Photos by Alyssa Lee
When a vacant lot opened up in the Linden Hills neighborhood of Minneapolis, Rehkamp Larson Architects and Reuter Walton Companies were brought on board to design and build a new house specifically meant to fill that particular spot in the community. “It needed to be efficient, stylish, and fit well in the relatively tight block of the neighborhood lot,” explains Mark Larson, co-founder and principal of Rehkamp Larson Architects. “We created a great flowing floor plan perfect for further development, so that when someone bought it, they could really take it and put their own spin on it.”
This is exactly what happened when homeowners Tim and Mekea Duffy moved in. Longtime residents of Linden Hills, the two had settled into their very first home in the charming and historic neighborhood after living in New York City. Toting two toddlers and a baby at the time, they knew they would eventually need more space to accommodate their growing family. Upon finding the home that was being built, the two jumped at the chance to stay in the neighborhood they had grown to love.
“The timing was perfect. The house was framed but not finished when we stepped in and purchased it, so we tweaked the design as much as we could and helped finish it with flooring, paint, and detail. It was much easier than starting from scratch,” says Mekea, who enlisted local interior designer Brooke Voss of Brooke Voss Design to help the couple add in their own aesthetic and style with furnishing and décor.
The home’s sleek, simple architecture, clean lines, and open floor plan naturally spoke to contemporary Scandinavian design vibes, so the couple opted for bleached wood floors and painted the walls, trim, and exterior Benjamin Moore Super White, a brilliant, almost sparkling shade that provided the perfect palette to layer on bold color and texture—elements both Mekea, a self-described “go-big-or-go-home” person when it comes to design, and Voss adore.
“Working with color and patterns is a lot like crafting a perfect recipe: You have to have the right amount of each component so it doesn’t become overpowering or contradicting,” explains Voss. “If you have clean white architecture, it allows you to play with patterns and color in furnishings and accessories. If the architectural envelope becomes more pigmented or strong, some of the furnishings have to recede to make up for it. It’s all about finding the right balance and how you blend it all together.”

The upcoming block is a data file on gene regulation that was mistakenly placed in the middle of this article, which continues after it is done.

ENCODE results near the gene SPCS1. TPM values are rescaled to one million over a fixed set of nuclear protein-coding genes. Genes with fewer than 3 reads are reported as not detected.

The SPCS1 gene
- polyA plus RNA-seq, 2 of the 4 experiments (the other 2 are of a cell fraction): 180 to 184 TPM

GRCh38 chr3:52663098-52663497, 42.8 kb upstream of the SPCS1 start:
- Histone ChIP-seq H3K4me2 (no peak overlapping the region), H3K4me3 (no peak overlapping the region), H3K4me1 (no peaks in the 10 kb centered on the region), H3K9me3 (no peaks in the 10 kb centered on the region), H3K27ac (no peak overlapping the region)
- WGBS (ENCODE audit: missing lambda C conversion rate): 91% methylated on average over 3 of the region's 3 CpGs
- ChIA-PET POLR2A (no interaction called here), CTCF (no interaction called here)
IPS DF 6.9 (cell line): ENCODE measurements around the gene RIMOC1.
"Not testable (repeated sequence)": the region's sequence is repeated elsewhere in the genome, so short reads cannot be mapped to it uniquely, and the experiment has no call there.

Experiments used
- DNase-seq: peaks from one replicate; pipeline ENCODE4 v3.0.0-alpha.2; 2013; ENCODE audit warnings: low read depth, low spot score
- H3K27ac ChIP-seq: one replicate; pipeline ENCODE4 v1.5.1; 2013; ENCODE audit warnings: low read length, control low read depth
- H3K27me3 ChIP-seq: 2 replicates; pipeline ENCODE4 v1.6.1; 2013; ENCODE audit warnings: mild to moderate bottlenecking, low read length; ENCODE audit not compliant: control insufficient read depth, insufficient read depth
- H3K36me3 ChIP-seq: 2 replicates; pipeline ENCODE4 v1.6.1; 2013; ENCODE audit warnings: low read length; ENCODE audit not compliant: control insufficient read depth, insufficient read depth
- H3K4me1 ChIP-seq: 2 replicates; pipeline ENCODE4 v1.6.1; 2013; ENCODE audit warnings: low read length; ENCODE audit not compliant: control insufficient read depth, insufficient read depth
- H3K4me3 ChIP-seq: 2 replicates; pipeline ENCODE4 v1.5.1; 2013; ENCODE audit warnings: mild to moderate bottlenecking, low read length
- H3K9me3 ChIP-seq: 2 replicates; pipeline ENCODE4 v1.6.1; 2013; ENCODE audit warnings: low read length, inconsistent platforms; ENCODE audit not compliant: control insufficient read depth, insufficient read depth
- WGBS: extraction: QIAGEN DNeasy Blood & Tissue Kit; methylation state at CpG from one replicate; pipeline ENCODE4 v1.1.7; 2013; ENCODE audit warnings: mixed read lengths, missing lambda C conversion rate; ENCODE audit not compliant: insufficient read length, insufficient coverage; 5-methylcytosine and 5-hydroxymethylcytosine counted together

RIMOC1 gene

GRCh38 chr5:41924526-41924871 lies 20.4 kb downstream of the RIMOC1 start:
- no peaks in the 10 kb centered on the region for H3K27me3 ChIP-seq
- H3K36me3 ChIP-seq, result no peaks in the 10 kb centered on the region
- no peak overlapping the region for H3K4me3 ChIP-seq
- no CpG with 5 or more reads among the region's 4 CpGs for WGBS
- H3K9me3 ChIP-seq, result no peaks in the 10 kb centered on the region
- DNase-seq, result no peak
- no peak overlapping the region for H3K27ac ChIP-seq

The house’s simple exterior gives way to an open, airy space awash in color, with bright hues found everywhere from the rug in the living room—featuring cheerful shades of aqua, orange, rose pink, and spring green—to the playful wallpaper plastered on surfaces throughout the home. While colorful antique playing cards catch the eye in the entry and a hot pink abstract pattern makes an edgy-yet-feminine statement in the mudroom, delicate bird-and-cloud designs create a dreamy ambiance in the kids’ upstairs bedrooms.
“I get lost in wallpaper, especially ones where you have looked at the design 100 times and still manage to find something new or different that you’ve never noticed before,” says Mekea. “I knew when we moved in that I wanted each of the girls’ rooms to have wallpaper on the ceilings, and it turned out perfect because there just happened to be three different color patterns in the same design.”
Voss adds, “What’s really fun about the girls’ rooms is how they all feel completely individual with their bold rugs and colored wallpaper, yet at the same time they have the same level of energy. They each have a rhythm of their own, but that one repeated element of the same wallpaper design creates harmony across all three spaces and doesn’t let the upstairs get too chaotic.”
Rather than tackle the daunting task of fully furnishing the entire house all at once, the design has been carried out room-by-room over the past few years to keep it looking fresh. “Focus on each room and invest in it, adding a piece here and there and layering in a few more elements each year,” says Voss. “That way, the home doesn’t get dated, and as you keep adding and refining the look, it becomes more time-honored and feels more curated and collected.”
The dining room is a prime example of this careful combination, featuring a traditional-style Bausman & Company table paired with contemporary woven chairs, and a vintage glass display cabinet filled with an assortment of modern dishes. “When you mix old vintage and antiques with brand-new pieces, a tension develops between them that’s really interesting,” explains Voss.
With the open living arrangement of the home where adjoining spaces can be seen through doorframes, finding the right balance for different elements to work together was imperative. One such element was the home’s eclectic mix of modern and traditional lighting, from the Ochre chandelier hanging above the dining table to the funky midcentury-modern one found in the master bedroom. “We definitely wanted a mix of high-low lighting, and we knew you’d be able to see them at the same time so they had to kind of be married together,” says Mekea. “We decided on fixtures before we moved, and got a wonderful combination—the chandelier is more of an investment piece, while the bedroom light is from West Elm and the one in the living room is from a museum art store.”
With some quirky design choices and a liberal splash of color, what started out as a simple predesigned model home turned into a truly custom abode for the Duffys, who plan to continue working with Voss as they feather their nest with new and unique pieces. “It’s really a great example of a house designed to fit many homeowners that was brought to another level through a wonderful first owner who put lots of thought and personality into it,” says Larson.
Anna Bjorlin is managing editor of Midwest Home.